Bloggers discuss an Italian newspaper's investigation into the origins of the Iraq-Niger intelligence. They also honor civil rights leader Rosa Parks.
The Italian job:Reports that Saddam Hussein had sought to obtain yellowcake uranium from Niger were passed to American and British officials by Italian intelligence officers, according to an investigation by Italian newspaper La Repubblica. The paper reports that Nicolo Pollari, head of Italy's SISMI military intelligence bureau, peddled the yellowcake story directly to the White House after the CIA had discounted his information. The disputed attempted purchase was cited by President Bush in his 2003 State of the Union despite considerable dissent among intelligence officials.
At left-of-center academic collective Crooked Timber, political scientistHenry Farrell delivers a concise summary of the Repubblica investigation. (Read his rough translation of the article here.) The paper, he reckons, is reporting that Italian intelligence officers, hoping to please American and British officials in the run-up to the war, excavated intelligence dating from before the first Gulf War that showed Iraqi interest in obtaining raw uranium. Although the Americans were skeptical, the British, claiming they had corroboratory evidence, bought the dated dossier. La Repubblica, Farrell says, further asserts that this "independent" corroboratory evidence was also Italian intelligence gathered in the prewar, pre-sanction '80s. The report proves, once and for all, that the Niger intelligence wasn't doctored domestically, writesNur-al-Cubicle, a student.
Scrupulous liberal Joshua Micah Marshall, who's been tracking the story at Talking Points Memo, believes the president's infamous 16 words were chosen carefully to knowingly convey false intelligence without assuming any responsibility for its veracity. "What did the British know? They said they had good intel. The CIA didn't buy it. So what did they know?" he asks. "My assumption, and that of many others, is that the Brits are, to put it bluntly, full of it on this one." (He also writes that the forged documents are the sole source of the Niger claims, despite some apparent timeline disparities.)
At the Washington Monthly, liberal Political Animal Kevin Drum agrees. "If I'm reading this right, La Repubblica's story is that the document regarding the sale of uranium yellowcake was actually genuine—except that it was from the 1980s. That certainly explains why the names and dates didn't check out," he writes. "In other words, nobody, not the British and not the Americans, had any serious evidence that Saddam had tried to buy uranium from Africa," he later adds. "The only evidence in the whole affair was disinformation cooked up by Italian intelligence and their partners."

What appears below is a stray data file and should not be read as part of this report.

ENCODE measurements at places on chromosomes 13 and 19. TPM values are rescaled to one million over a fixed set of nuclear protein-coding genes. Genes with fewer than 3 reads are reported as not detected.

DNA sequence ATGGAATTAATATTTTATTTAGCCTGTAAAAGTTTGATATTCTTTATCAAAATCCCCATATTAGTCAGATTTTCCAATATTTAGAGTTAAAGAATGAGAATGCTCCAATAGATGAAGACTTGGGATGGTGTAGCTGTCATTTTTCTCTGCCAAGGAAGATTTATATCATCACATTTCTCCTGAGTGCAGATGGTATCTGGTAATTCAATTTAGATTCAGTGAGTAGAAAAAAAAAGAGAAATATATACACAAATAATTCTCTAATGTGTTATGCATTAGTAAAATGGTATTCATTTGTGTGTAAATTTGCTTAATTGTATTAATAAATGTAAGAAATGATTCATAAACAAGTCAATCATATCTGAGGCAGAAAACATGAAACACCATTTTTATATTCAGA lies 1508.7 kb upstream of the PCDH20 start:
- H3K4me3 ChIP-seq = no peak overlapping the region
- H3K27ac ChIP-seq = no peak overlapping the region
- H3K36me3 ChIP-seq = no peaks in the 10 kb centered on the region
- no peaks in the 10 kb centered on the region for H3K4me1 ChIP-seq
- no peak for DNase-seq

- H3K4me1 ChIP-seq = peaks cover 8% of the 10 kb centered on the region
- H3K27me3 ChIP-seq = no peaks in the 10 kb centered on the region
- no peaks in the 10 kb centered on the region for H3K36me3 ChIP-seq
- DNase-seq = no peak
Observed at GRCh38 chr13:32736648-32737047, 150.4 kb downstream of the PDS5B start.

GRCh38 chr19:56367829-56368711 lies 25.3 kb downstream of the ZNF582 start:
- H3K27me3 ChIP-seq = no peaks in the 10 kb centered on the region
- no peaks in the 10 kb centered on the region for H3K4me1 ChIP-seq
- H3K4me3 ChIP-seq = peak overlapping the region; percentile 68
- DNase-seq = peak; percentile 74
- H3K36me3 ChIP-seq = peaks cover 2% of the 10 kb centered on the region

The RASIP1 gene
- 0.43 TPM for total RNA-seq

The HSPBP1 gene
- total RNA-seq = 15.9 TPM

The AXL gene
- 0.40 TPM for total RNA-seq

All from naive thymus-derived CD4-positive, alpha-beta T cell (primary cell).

"Meanwhile, there's the all-important question of where the memos came from in the first place," says progressive Bradford Plumer at MoJo Blog. "Did [Italian intelligence officers] really push them on the White House in order to make themselves 'relevant,' and did the middleman who acquired the memos from a mole in Niger, Rocco Martino, really do it for 'mercenary reasons,' as is alleged?"
"One of the things that comes through strongly in the Repubblica series this week … is how patterns that emerged in Washington, including unconventional intelligence channels that bypassed the CIA, were mirrored across the Atlantic," notes Laura Rozen, who's been covering the story for the American Prospect, at War and Piece. "What's so striking to me having investigated this story both in Washington and in Italy is that—just like our own Senate Intel committee, the Italian parliamentarians haven't exactly been very aggressive in getting to the bottom of this story that has been under their noses for over a year."
Read more about the story.
Rosa Parks, 1913-2005: Civil rights champion Rosa Parks died yesterday at the age of 92. Parks, considered by many the mother of the civil rights movement, is best known for her refusal to give up her bus seat to a white passenger, thereby inspiring the landmark Montgomery bus boycott. Bloggers are lining up in virtual memoriam.
"If you doubt the power of one individual, simply look at the life of Rosa Parks," encourages the Heritage Foundation's Mark Tapscott, at his Copy Desk. "She said no on a Montgomery, Alabama, bus one day in 1955 and sparked the long-overdue Civil Rights Movement in America. A lifetime of courage was concentrated in that one word spoken to power." At MY Vast Ring Wing Conspiracy, Jody compares Parks' principled refusal to the opening salvos of the American Revolution.